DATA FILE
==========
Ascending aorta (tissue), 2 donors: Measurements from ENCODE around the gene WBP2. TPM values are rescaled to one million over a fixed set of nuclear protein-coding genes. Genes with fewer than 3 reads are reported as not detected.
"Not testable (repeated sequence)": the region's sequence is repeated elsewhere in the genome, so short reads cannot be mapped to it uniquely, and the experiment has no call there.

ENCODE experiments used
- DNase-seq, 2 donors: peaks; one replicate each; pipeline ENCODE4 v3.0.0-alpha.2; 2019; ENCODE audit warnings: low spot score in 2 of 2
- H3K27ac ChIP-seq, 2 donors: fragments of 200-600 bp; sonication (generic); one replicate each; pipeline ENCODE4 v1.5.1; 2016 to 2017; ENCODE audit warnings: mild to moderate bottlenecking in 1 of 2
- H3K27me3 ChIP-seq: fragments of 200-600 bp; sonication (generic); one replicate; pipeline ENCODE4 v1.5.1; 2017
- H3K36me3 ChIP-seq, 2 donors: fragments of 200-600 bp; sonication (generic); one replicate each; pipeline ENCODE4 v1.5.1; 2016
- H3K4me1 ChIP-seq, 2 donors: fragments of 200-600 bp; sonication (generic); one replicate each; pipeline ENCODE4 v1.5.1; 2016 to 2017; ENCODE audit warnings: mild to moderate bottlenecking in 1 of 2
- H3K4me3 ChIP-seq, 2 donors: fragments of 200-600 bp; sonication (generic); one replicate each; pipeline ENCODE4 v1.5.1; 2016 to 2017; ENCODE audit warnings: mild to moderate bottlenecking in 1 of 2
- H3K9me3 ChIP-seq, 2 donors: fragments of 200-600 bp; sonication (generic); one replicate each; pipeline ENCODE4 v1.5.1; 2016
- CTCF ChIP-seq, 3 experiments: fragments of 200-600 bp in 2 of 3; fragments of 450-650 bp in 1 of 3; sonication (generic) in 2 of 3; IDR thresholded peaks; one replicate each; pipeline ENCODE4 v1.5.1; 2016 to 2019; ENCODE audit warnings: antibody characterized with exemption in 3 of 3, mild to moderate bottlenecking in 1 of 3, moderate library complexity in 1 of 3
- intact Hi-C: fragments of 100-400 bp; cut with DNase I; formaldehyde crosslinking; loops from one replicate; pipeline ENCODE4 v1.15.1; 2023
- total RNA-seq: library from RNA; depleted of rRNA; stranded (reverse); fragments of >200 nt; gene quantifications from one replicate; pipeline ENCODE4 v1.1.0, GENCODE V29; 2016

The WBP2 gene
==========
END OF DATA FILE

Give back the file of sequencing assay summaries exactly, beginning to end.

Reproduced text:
Ascending aorta (tissue), 2 donors: Measurements from ENCODE around the gene WBP2. TPM values are rescaled to one million over a fixed set of nuclear protein-coding genes. Genes with fewer than 3 reads are reported as not detected.
"Not testable (repeated sequence)": the region's sequence is repeated elsewhere in the genome, so short reads cannot be mapped to it uniquely, and the experiment has no call there.

ENCODE experiments used
- DNase-seq, 2 donors: peaks; one replicate each; pipeline ENCODE4 v3.0.0-alpha.2; 2019; ENCODE audit warnings: low spot score in 2 of 2
- H3K27ac ChIP-seq, 2 donors: fragments of 200-600 bp; sonication (generic); one replicate each; pipeline ENCODE4 v1.5.1; 2016 to 2017; ENCODE audit warnings: mild to moderate bottlenecking in 1 of 2
- H3K27me3 ChIP-seq: fragments of 200-600 bp; sonication (generic); one replicate; pipeline ENCODE4 v1.5.1; 2017
- H3K36me3 ChIP-seq, 2 donors: fragments of 200-600 bp; sonication (generic); one replicate each; pipeline ENCODE4 v1.5.1; 2016
- H3K4me1 ChIP-seq, 2 donors: fragments of 200-600 bp; sonication (generic); one replicate each; pipeline ENCODE4 v1.5.1; 2016 to 2017; ENCODE audit warnings: mild to moderate bottlenecking in 1 of 2
- H3K4me3 ChIP-seq, 2 donors: fragments of 200-600 bp; sonication (generic); one replicate each; pipeline ENCODE4 v1.5.1; 2016 to 2017; ENCODE audit warnings: mild to moderate bottlenecking in 1 of 2
- H3K9me3 ChIP-seq, 2 donors: fragments of 200-600 bp; sonication (generic); one replicate each; pipeline ENCODE4 v1.5.1; 2016
- CTCF ChIP-seq, 3 experiments: fragments of 200-600 bp in 2 of 3; fragments of 450-650 bp in 1 of 3; sonication (generic) in 2 of 3; IDR thresholded peaks; one replicate each; pipeline ENCODE4 v1.5.1; 2016 to 2019; ENCODE audit warnings: antibody characterized with exemption in 3 of 3, mild to moderate bottlenecking in 1 of 3, moderate library complexity in 1 of 3
- intact Hi-C: fragments of 100-400 bp; cut with DNase I; formaldehyde crosslinking; loops from one replicate; pipeline ENCODE4 v1.15.1; 2023
- total RNA-seq: library from RNA; depleted of rRNA; stranded (reverse); fragments of >200 nt; gene quantifications from one replicate; pipeline ENCODE4 v1.1.0, GENCODE V29; 2016

The WBP2 gene